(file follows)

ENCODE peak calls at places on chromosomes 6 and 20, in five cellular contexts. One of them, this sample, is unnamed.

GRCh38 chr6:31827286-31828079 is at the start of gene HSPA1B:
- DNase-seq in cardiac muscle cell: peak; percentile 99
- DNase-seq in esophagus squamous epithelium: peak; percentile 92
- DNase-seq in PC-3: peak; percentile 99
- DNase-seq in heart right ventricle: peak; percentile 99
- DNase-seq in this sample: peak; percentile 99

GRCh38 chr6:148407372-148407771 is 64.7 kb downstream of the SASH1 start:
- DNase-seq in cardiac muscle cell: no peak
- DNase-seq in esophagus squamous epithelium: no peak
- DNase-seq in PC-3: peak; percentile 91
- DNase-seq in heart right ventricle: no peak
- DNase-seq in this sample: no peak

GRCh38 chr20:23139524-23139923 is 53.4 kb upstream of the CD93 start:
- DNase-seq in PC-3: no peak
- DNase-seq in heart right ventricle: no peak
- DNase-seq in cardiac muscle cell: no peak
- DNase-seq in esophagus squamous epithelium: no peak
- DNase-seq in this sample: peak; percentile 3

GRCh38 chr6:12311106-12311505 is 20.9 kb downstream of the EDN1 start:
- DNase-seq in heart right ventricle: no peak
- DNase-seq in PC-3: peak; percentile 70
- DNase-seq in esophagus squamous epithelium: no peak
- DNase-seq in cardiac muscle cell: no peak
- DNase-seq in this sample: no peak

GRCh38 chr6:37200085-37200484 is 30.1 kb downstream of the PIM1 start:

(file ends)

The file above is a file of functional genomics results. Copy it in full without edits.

ENCODE peak calls at places on chromosomes 6 and 20, in five cellular contexts. One of them, this sample, is unnamed.

GRCh38 chr6:31827286-31828079 is at the start of gene HSPA1B:
- DNase-seq in cardiac muscle cell: peak; percentile 99
- DNase-seq in esophagus squamous epithelium: peak; percentile 92
- DNase-seq in PC-3: peak; percentile 99
- DNase-seq in heart right ventricle: peak; percentile 99
- DNase-seq in this sample: peak; percentile 99

GRCh38 chr6:148407372-148407771 is 64.7 kb downstream of the SASH1 start:
- DNase-seq in cardiac muscle cell: no peak
- DNase-seq in esophagus squamous epithelium: no peak
- DNase-seq in PC-3: peak; percentile 91
- DNase-seq in heart right ventricle: no peak
- DNase-seq in this sample: no peak

GRCh38 chr20:23139524-23139923 is 53.4 kb upstream of the CD93 start:
- DNase-seq in PC-3: no peak
- DNase-seq in heart right ventricle: no peak
- DNase-seq in cardiac muscle cell: no peak
- DNase-seq in esophagus squamous epithelium: no peak
- DNase-seq in this sample: peak; percentile 3

GRCh38 chr6:12311106-12311505 is 20.9 kb downstream of the EDN1 start:
- DNase-seq in heart right ventricle: no peak
- DNase-seq in PC-3: peak; percentile 70
- DNase-seq in esophagus squamous epithelium: no peak
- DNase-seq in cardiac muscle cell: no peak
- DNase-seq in this sample: no peak

GRCh38 chr6:37200085-37200484 is 30.1 kb downstream of the PIM1 start: